My oldest granddaughter and her dad have been car shopping.
They came home with a 2005 red Mustang. Chloe is beside herself happy with the car that she can't legally drive all by herself for another year.
She doesn't even mind sharing it with Dad for that year. It is by far the coolest car they looked at.
On this happy occasion, knowing what this milestone means in the life of a teenager about to get that big first step toward real independence, I have to confess, after I called and congratulated her and told her how cool it is she's got her own car, I hung up and cried.
Wasn't it just yesterday that we brought her home from the hospital, this little red-haired amazing bundle of smiles and energy that captivated all her extended family from the moment she first yawned? It seems like just a week ago that we all sat around her baby quilt, spread out on the floor with her in the middle, just watching for her to do something we could videotape.
"Oh, look, she moved her little pinky. Oh, what a cute sneeze!"
At 9 months when she said her first word, "Meow" in a perfect imitation of the cat that was her first greeter when she woke each morning, we were enthralled.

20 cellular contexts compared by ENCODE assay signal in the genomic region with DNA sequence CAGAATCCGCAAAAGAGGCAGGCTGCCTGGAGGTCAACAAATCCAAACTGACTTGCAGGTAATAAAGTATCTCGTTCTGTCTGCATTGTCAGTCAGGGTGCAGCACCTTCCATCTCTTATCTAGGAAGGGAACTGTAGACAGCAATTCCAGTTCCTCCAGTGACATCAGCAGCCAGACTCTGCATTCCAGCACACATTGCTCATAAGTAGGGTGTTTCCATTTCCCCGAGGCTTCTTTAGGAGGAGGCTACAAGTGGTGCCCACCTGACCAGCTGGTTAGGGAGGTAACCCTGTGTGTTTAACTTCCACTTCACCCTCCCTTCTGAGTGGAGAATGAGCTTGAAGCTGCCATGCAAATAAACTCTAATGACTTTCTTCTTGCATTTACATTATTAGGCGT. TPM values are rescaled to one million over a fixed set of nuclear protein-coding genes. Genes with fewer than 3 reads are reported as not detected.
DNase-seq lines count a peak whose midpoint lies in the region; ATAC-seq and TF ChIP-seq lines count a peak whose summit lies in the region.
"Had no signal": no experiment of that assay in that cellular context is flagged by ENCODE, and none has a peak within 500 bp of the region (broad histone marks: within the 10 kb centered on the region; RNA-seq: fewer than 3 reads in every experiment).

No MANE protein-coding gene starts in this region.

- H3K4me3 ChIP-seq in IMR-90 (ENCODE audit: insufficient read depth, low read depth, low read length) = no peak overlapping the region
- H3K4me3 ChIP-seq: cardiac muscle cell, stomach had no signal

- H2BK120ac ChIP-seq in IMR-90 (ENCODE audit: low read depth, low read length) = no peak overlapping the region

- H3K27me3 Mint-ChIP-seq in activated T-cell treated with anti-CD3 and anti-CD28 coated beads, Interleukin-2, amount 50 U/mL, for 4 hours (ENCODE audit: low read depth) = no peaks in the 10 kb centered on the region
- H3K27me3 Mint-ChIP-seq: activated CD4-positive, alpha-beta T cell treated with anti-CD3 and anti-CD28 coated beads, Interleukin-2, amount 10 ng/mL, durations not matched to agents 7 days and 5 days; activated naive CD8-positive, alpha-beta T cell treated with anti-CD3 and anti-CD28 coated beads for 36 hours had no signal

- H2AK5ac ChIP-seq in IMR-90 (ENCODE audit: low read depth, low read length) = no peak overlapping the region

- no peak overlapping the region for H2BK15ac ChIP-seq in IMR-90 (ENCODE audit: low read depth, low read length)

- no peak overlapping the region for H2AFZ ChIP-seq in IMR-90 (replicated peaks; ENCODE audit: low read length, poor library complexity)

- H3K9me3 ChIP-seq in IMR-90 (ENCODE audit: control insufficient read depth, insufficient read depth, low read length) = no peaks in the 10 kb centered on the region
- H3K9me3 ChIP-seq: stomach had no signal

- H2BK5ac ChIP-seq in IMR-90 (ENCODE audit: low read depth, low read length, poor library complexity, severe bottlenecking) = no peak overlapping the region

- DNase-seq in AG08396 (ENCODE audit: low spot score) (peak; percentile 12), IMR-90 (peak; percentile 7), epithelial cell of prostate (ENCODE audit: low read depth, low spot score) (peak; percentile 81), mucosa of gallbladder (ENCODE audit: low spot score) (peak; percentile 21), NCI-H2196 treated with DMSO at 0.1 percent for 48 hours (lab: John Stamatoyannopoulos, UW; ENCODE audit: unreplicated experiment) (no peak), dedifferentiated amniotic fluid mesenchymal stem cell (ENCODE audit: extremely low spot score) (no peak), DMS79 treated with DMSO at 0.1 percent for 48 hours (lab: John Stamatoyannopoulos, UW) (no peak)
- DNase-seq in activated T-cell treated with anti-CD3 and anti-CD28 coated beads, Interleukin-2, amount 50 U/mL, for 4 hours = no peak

I haven't been this sad since my oldest daughter started kindergarten.
Why does time have to fly by at such an ever-increasing pace? How can she this big, this soon? College, moving out, living on her own, even moving away to take a first job are all in the ever-accelerating pipeline.
There's no greater joy than seeing your kids become strong, independent adults making their mark in the world. And there is no greater sadness and no harder job than letting them go.
I'm still trying to figure out how to describe the emotion of seeing a grandchild take that first really big step out into the world where they have to apply all the lessons learned and demonstrate that they got the message of the all the lectures on responsibility.
Heaven help us all. This is the kid that wants to be an astronaut.